"We have a great group of guys pulling me to the side, coach Scott Turner is on the sideline with me and he tells me throughout the game, you're going to have some ups and downs but you just keep fighting," Bridgewater said.
Johnson scores his first: Johnson, originally a seventh-round draft pick by Green Bay last year, scored the first touchdown of his career. He hauled in a 22-yard touchdown in the second quarter.
"It was pretty exciting for me, I'm not going to lie," Johnson said of the touchdown. "I wish we would have won, I would have rather had that."
Johnson dropped an important pass in the third quarter, which would have been a first down. Instead, the Vikings had to settle for a 51-yard field goal.
"I could have made that play for Teddy," Johnson said. "I could have made that play for our team. I can't make them all. I'm only human, but I wish I would have made that play. It would have turned the game around."
Banyard provides a spark: With running back Matt Asiata inactive because of a concussion, Joe Banyard received the opportunity as Jerick McKinnon's backup on Sunday. Ben Tate, picked up this week on waivers from the Cleveland Browns, was active but didn't play.
Banyard took the first carry of his career for eight yards and finished with five carries for 26 yards. He added three catches for 19 yards.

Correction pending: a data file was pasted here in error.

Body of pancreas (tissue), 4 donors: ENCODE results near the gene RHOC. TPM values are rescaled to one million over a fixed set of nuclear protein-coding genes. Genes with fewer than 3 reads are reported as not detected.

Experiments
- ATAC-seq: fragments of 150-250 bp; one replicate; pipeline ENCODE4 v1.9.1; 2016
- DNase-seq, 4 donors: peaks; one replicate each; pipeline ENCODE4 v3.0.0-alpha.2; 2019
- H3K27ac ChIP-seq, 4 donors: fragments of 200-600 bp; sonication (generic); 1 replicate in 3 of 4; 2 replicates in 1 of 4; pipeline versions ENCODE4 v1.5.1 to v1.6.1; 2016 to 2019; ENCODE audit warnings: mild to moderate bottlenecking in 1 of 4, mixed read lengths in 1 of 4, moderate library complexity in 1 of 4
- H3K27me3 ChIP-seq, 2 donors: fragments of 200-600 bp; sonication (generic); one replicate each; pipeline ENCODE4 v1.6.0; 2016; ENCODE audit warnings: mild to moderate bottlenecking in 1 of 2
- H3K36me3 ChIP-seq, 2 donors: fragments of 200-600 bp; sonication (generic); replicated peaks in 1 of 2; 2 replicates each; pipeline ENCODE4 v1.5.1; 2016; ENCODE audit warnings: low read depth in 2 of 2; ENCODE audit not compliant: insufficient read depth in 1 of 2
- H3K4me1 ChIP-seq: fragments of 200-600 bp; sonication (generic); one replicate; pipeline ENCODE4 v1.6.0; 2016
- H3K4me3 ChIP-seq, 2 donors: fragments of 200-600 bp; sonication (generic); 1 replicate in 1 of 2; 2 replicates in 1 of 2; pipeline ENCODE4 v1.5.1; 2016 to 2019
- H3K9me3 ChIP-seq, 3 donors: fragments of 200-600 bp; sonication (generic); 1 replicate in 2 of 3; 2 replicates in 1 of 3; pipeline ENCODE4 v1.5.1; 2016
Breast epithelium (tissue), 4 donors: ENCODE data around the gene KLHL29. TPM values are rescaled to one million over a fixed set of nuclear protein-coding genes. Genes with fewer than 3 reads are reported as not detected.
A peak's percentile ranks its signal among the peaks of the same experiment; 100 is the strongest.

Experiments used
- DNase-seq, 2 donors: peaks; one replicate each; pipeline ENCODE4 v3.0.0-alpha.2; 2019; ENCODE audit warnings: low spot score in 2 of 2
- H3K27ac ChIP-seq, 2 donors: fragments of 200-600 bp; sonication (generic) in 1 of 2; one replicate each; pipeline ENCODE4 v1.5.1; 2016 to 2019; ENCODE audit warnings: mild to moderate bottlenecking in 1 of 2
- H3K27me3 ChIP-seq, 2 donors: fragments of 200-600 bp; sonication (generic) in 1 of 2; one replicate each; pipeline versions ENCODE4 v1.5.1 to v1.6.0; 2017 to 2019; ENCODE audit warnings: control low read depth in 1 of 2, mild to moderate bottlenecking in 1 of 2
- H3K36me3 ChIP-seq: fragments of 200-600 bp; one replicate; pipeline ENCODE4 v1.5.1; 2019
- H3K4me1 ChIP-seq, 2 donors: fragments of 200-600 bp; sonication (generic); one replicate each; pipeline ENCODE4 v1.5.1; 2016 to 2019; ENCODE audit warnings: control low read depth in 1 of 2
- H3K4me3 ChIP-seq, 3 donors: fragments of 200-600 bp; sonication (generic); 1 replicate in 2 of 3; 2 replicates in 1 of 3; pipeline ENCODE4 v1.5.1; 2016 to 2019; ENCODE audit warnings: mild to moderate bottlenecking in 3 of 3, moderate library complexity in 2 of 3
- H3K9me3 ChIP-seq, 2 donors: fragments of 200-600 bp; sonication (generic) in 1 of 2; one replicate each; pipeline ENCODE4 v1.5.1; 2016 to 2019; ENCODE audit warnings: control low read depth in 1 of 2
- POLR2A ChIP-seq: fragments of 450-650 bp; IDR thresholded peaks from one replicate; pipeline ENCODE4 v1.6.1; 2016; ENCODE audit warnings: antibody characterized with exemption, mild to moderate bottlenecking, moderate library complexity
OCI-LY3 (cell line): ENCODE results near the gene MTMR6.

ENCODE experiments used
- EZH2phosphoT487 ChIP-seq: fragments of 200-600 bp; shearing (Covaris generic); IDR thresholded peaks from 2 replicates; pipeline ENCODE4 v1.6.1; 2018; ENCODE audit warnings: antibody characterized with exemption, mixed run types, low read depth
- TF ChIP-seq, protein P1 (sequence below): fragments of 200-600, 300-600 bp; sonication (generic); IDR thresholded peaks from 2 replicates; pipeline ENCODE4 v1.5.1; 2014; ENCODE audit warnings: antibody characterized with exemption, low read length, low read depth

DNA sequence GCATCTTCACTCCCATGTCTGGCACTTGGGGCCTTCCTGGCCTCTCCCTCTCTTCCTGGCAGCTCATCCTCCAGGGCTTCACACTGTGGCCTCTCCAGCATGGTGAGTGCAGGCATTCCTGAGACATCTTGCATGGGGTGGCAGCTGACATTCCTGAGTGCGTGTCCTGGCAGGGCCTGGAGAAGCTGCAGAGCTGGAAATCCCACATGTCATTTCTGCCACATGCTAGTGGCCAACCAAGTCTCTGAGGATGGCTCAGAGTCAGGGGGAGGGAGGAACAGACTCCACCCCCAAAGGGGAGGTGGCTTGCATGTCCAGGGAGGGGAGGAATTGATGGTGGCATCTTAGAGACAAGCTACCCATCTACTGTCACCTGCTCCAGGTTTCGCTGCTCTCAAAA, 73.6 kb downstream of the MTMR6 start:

"I thought Joe did well when he was in there," Zimmer said. "He made some extra yards after contact a bunch of times. He looked like he had some juice running and carried his pads low. He deserved to keep playing."
Zimmer said Tate was ready to play.
"He was active, so if you're active be ready to play," Zimmer said. "I think Banyard had the hot hand at the time and McKinnon ran the ball better in the second half, as well, I thought."
McKinnon ran 15 times for 54 yards.
Loadholt headed for MRI: Right tackle Phil Loadholt left the game late with a left shoulder injury and Zimmer said Loadholt will be getting a magnetic resonance imaging test to determine the extent of the injury.
Loadholt was holding his left arm close to his body running off the field after the game, but didn't seem to be taking any extra precaution when he left the locker room.
Receiver Cordarrelle Patterson suffered ankle and knee injuries on a 42-yard kickoff return. He played sparingly after the return, which occurred in the third quarter.
"We'll see tomorrow," Patterson said after the game. "They'll check me and see. I should be good, get treatments and get back out there to help the team."
Patterson's season has been a struggle and he was injured on one of his biggest plays of the season.
"I know, every time something good happens, it seems like something bad happens on top of that," Patterson said. "There's nothing I can do about getting injured. If it happens, it happens. So, I'll live to see another day."
Defensive tackle Sharrif Floyd was inactive after suffering a bruise from a knee-on-knee collision in Wednesday's practice.
"He's doing a lot better," Zimmer said after the game. "He wasn't ready to go. If he was ready to go, he would have gone."